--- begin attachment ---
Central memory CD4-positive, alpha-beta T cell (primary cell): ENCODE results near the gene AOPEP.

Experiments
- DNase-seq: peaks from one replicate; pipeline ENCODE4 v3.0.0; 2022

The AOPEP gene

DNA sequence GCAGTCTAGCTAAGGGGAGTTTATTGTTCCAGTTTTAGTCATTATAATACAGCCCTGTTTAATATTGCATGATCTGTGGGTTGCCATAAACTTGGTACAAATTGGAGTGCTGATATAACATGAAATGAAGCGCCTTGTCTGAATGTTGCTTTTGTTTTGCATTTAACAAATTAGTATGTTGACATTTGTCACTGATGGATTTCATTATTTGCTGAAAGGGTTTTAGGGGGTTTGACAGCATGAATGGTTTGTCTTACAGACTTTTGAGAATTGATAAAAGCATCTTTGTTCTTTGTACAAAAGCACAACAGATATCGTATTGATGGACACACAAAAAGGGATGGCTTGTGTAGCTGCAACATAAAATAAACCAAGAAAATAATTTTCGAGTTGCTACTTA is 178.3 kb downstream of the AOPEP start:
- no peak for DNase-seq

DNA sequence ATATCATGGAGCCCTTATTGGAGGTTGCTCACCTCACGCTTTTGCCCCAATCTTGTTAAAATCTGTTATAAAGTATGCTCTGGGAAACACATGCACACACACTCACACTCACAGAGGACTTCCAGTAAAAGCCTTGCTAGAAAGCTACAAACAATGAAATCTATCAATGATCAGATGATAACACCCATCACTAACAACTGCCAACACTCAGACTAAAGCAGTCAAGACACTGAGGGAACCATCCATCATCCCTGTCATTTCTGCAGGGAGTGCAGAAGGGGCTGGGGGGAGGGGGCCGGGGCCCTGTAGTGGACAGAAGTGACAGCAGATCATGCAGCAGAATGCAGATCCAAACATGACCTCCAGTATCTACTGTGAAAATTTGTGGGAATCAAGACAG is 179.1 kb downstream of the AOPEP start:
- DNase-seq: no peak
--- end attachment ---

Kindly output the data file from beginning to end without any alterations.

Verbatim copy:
Central memory CD4-positive, alpha-beta T cell (primary cell): ENCODE results near the gene AOPEP.

Experiments
- DNase-seq: peaks from one replicate; pipeline ENCODE4 v3.0.0; 2022

The AOPEP gene

DNA sequence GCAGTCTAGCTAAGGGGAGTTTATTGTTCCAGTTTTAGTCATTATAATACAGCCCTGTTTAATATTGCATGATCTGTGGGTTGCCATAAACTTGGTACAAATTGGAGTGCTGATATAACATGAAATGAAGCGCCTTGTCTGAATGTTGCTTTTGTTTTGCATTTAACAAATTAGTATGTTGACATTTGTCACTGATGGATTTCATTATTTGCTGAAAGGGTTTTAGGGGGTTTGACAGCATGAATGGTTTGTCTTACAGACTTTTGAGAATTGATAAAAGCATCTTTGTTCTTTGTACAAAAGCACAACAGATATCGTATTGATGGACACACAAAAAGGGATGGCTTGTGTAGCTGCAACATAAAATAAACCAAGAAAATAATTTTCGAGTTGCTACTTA is 178.3 kb downstream of the AOPEP start:
- no peak for DNase-seq

DNA sequence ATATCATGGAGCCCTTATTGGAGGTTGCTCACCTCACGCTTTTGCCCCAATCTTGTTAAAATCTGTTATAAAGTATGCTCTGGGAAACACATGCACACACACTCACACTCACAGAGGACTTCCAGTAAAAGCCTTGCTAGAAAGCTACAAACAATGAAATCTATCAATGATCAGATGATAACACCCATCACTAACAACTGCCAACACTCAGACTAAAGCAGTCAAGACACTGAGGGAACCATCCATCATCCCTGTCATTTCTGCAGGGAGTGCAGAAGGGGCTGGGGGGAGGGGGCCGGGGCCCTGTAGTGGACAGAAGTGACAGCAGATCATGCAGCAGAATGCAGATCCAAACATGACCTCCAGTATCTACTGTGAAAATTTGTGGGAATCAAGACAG is 179.1 kb downstream of the AOPEP start:
- DNase-seq: no peak